Instead of the disease model, Lewis supports the "choice" model. People choose to abuse substances in the first place, and continue to make that choice. And when they give up the substance abuse, it is generally because they have chosen that now is the right time to give it up.
Lewis spends the great part of this book describing why he feels viewing addiction as a disease is harmful to addicts as well as unhelpful for treatment. When an addict views his problem as a disease, then he might feel helpless to make his situation better. Whereas if he views it as a choice, he recognizes that he has power over this problem. You might notice that this is in stark contrast to the first step of AA in which the addict accepts that he is powerless over his addiction. In fact, in the stories of Lewis' interviewees, none of them mentioned AA or NA as a helpful tool for stopping their addiction.
Lewis also points out that although medication and therapy generally help the individual to give up alcohol to begin with, there is a very high relapse rate. And that is because although the individual doesn't want the negative effects of his addiction, he has not yet accepted the choice to give up the drug.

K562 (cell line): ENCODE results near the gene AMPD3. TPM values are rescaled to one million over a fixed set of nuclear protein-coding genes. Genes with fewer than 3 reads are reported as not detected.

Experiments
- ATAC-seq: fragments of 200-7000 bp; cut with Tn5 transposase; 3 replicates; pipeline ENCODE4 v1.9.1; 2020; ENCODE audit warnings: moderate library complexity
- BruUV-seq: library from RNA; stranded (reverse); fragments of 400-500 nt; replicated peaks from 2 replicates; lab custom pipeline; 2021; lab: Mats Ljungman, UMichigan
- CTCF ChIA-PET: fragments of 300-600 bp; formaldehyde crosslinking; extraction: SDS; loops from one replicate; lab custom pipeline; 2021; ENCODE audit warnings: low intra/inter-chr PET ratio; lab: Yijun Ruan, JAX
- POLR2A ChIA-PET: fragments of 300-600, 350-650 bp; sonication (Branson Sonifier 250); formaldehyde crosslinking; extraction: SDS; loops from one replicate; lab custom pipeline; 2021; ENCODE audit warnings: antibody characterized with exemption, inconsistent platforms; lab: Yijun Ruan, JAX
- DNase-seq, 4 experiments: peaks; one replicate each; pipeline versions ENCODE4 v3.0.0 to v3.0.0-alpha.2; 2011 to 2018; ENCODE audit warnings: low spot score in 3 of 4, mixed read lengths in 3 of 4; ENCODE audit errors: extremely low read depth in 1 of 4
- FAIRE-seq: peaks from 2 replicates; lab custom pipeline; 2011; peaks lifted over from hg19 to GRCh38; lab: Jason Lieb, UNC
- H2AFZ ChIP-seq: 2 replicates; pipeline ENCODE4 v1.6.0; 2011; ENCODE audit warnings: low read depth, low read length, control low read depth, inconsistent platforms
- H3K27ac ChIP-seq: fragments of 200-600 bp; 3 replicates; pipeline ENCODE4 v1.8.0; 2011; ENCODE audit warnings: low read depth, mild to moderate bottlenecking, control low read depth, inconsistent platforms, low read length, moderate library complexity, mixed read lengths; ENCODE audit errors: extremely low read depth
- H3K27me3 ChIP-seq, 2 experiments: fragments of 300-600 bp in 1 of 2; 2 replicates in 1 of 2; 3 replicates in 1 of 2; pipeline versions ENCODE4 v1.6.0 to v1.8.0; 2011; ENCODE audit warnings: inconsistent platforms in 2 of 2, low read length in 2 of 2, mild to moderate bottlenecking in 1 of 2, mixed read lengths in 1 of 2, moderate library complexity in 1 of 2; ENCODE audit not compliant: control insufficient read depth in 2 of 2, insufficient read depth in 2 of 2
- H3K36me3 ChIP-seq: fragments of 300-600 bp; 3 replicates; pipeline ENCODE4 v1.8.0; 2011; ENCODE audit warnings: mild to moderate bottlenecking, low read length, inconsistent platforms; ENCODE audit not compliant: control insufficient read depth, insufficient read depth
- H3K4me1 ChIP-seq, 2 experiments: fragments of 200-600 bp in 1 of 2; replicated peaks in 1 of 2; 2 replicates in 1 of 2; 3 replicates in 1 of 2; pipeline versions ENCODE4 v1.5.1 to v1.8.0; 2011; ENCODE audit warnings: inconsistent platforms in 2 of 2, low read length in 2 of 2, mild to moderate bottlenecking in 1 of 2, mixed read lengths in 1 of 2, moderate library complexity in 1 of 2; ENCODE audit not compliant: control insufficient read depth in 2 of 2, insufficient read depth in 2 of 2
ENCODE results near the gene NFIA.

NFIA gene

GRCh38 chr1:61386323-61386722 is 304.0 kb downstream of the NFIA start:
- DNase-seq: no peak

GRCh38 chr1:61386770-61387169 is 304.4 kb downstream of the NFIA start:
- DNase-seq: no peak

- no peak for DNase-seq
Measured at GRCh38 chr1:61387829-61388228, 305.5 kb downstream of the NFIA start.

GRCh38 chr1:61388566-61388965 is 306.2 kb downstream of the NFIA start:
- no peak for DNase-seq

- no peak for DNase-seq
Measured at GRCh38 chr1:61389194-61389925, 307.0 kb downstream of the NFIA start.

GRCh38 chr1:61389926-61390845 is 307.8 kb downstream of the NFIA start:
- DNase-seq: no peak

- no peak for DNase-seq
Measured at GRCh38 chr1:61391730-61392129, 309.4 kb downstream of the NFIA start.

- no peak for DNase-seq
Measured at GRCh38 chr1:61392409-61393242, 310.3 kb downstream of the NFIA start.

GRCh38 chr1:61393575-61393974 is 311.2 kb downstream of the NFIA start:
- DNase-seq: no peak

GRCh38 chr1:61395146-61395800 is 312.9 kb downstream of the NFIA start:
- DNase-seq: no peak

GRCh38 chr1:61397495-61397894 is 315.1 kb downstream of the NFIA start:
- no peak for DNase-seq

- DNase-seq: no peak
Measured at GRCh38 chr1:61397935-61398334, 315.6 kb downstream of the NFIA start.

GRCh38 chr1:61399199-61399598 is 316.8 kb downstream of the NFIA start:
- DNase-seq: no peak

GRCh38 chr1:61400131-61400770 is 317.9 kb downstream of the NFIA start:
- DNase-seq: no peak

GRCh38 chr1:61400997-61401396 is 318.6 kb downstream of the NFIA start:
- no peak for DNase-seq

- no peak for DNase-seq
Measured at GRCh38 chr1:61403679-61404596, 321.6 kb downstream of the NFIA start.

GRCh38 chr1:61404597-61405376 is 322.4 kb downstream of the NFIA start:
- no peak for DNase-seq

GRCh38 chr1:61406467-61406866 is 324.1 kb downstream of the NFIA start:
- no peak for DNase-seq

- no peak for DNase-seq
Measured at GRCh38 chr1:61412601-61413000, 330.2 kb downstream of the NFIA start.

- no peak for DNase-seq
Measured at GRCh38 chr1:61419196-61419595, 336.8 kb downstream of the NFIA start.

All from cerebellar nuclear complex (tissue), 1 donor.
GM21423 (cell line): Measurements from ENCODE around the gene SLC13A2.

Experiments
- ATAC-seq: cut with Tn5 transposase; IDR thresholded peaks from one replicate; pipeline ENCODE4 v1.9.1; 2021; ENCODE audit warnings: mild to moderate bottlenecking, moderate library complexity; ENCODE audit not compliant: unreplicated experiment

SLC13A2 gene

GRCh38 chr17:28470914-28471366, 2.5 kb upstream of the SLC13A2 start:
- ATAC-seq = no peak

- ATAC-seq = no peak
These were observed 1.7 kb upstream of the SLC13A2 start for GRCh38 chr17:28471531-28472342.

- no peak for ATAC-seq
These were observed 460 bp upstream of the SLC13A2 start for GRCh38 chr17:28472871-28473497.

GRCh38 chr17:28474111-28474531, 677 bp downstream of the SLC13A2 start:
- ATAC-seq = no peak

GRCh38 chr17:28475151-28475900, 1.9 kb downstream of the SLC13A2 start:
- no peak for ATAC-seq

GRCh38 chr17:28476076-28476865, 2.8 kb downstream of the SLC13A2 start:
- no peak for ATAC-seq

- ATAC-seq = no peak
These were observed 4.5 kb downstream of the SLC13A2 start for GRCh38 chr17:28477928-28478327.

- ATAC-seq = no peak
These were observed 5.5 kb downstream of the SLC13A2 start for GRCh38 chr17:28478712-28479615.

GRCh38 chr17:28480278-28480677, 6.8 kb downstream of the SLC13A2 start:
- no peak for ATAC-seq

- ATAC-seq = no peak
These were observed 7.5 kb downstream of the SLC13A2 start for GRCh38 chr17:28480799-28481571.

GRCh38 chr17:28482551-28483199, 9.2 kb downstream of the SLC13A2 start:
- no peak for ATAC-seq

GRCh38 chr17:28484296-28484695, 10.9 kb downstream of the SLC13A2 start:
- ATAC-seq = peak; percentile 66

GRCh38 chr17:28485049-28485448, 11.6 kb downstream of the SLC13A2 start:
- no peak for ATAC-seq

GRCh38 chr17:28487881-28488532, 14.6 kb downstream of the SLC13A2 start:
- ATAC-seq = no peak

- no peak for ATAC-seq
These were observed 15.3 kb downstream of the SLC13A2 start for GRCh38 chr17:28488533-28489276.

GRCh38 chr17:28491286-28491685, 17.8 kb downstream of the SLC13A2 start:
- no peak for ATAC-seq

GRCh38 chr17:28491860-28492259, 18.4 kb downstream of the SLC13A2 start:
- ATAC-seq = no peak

Lewis claims that many people view the choice model and the disease model as mutually exclusive, but he believes that they are not. I would tend to agree with him on this. I don't see the harm in viewing addiction as a disease - in fact, I think this model would be very helpful to a certain subset of addicts - it provides them a reason to say "this is not my fault, I have a disease, and I need to live as healthy a life as I can in order to not let it ruin my life." But I also think the choice model is helpful to another subset of addicts - it provides them the ability to say "I have the power to choose not to use. I am not powerless."